China: Doctor testified about forced organ harvesting

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By Mark Ellis —

During a rally joined by thousands of Falun Gong practitioners at Taipei 23 April 2006, four demonstrators play in an action drama against what they said was the Chinese communists’ killing of Falun Gong followers and harvesting of their organs in concentration camps. (PATRICK LIN/AFP)

 

China is conducting between “60,000 transplants to 100,000 organ transplants per year” –- with many organs forcibly removed from religious prisoners, according to a nearly 700-page report published last year.

In comparison, 36,528 patients received organ transplants in the U.S. in 2018.

Evidence in the report was collected by organ harvesting experts, including David Matas and Ethan Gutmann, who have both been nominated for the Nobel Peace Prize for their investigative work in China, according to The Epoch Times.

Since there is no voluntary organ donation system in China, the main source of live victims for the transplants is from practitioners of Falun Gong—a minority religious movement. The Chinese Communist Party (CCP) launched a vicious persecution against its followers in 1999, which has not let up.

“Organ harvesting as a means of eliminating the Falun Gong population appears to have begun by the following year (2000),” according to The Times.

Hundreds of thousands of Falun Gong are in a huge network of labor camps across China and are susceptible to being placed on lists for organ extraction. It is also suspected that as many as one million Uyghurs held in Chinese labor camps have also been targeted for organ transplants.

In most countries, when a patient is placed on an organ transplant list, wait times can be months or years, depending on the organ. But for patients traveling to China, an organ can be obtained within days or weeks, which raises the suspicion of experts.

As a result of the short wait times, China is a mecca for organ tourism. Chinese transplant websites cite an “unlimited supply” and the ability to “predate your heart transplantation.”

One brave Chinese doctor, Enver Tohti, has publicly testified about the practice. He was part of an organ harvesting team that thought they were doing their duty to “eliminate the enemy of the state.”

In 1995, he said two chief surgeons asked him to prepare a team for a large surgery the next morning.

Tohti and his team were brought outside the hospital and told to wait for gunshots, according to The Times.

“After gunshots were heard, we rushed in. An armed officer directed us to the far-right corner, where I can see a civilian-clothed man lying on the ground with a single bullet wound to his right chest,” Tohti testified.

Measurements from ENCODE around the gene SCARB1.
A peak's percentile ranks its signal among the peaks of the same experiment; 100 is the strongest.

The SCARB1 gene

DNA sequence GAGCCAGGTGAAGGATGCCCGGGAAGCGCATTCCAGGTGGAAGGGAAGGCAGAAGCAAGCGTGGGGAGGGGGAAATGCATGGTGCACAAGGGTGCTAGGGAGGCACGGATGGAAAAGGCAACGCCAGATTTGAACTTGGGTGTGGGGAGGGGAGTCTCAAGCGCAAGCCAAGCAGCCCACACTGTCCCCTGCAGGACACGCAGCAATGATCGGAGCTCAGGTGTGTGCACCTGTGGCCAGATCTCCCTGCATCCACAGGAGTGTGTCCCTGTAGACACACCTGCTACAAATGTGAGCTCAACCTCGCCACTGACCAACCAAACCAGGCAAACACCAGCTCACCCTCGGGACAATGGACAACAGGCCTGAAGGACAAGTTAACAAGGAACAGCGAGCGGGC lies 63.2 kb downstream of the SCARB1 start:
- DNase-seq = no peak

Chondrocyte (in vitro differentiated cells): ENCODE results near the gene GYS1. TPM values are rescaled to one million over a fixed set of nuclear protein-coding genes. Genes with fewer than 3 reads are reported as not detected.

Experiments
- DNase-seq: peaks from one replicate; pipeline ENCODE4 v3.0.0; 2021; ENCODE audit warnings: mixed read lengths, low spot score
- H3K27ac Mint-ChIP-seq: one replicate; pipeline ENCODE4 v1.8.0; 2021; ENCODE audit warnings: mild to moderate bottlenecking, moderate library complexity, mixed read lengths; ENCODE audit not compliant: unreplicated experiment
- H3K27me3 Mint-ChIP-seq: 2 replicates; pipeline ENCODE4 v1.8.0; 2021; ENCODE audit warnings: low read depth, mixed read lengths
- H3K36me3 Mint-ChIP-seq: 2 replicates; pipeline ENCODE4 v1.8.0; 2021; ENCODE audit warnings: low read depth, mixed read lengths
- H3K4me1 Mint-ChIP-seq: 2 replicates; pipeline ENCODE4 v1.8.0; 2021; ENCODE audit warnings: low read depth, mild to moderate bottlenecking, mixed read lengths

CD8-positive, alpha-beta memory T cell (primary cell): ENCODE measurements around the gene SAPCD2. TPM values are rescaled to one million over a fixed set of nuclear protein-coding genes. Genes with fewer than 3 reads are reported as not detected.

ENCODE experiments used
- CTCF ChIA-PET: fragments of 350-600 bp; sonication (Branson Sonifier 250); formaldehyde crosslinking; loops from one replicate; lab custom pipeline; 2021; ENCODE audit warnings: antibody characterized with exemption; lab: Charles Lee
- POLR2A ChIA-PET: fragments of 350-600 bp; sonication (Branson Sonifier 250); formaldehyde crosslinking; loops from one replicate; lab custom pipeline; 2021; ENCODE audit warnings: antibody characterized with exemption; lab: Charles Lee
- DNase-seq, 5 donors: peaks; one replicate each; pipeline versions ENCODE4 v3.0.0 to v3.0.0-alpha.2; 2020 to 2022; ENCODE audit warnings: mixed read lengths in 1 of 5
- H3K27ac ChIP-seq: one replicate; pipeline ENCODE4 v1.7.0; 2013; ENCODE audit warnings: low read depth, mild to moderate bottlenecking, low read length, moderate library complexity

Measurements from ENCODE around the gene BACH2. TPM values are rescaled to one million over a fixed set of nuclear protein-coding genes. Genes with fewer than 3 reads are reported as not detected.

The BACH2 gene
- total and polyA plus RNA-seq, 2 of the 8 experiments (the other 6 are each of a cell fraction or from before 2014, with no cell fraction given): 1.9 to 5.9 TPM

Then he said chief surgeons ordered and guided him to extract the liver and two kidneys. “The man was alive,” he said. The wounded man tried to resist but was too weak.

Dr. Tohti believes the Uyghurs are now a source for organs. He noted recent reports of free health check-ups in the Xinjiang region for “improving the quality of life of Uyghurs.”

“We suspect that the CCP is building a national database for organ trade,” he said.

Some transplant surgeons complain of working 24-hour shifts, performing back-to-back transplant surgeries. Hundreds of hospitals with transplant capabilities have been operating in China since 2000, according to The Times.

“The ultimate conclusion of this update, and indeed our previous work, is that China has engaged in the mass killing of innocents,” David Matas told the National Press Club.

The report reviews 700 known organ transplantation centers in China.

Organs for transplant need to be retrieved before or soon after death, and then quickly implanted into a new body.

In a one-week period, Changzheng hospital performed 16 liver and 15 kidney transplants. This would be difficult, if not impossible, in a U.S. hospital. It suggests that a captive donor population stands at the ready in China for its organs to be harvested.

“It’s hard to think of another plausible explanation, apart from killing on demand,” one doctor told The Times.

In the report, a former Chinese police officer said he witnessed a live harvest operation conducted without anesthesia.

In the last few years, some thought the scale of organ harvesting had retreated, or at least that Falun Gong adherents and other prisoners of conscience were no longer targeted.

The authors disagree. “They’ve built a juggernaut,” Gutmann said. “We’re looking at a gigantic flywheel, which they can’t seem to stop. I don’t believe it’s just profit behind it, I believe it’s ideology, mass murder, and the cover-up of a terrible crime where the only way to cover up that crime is to keep killing people who know about it.”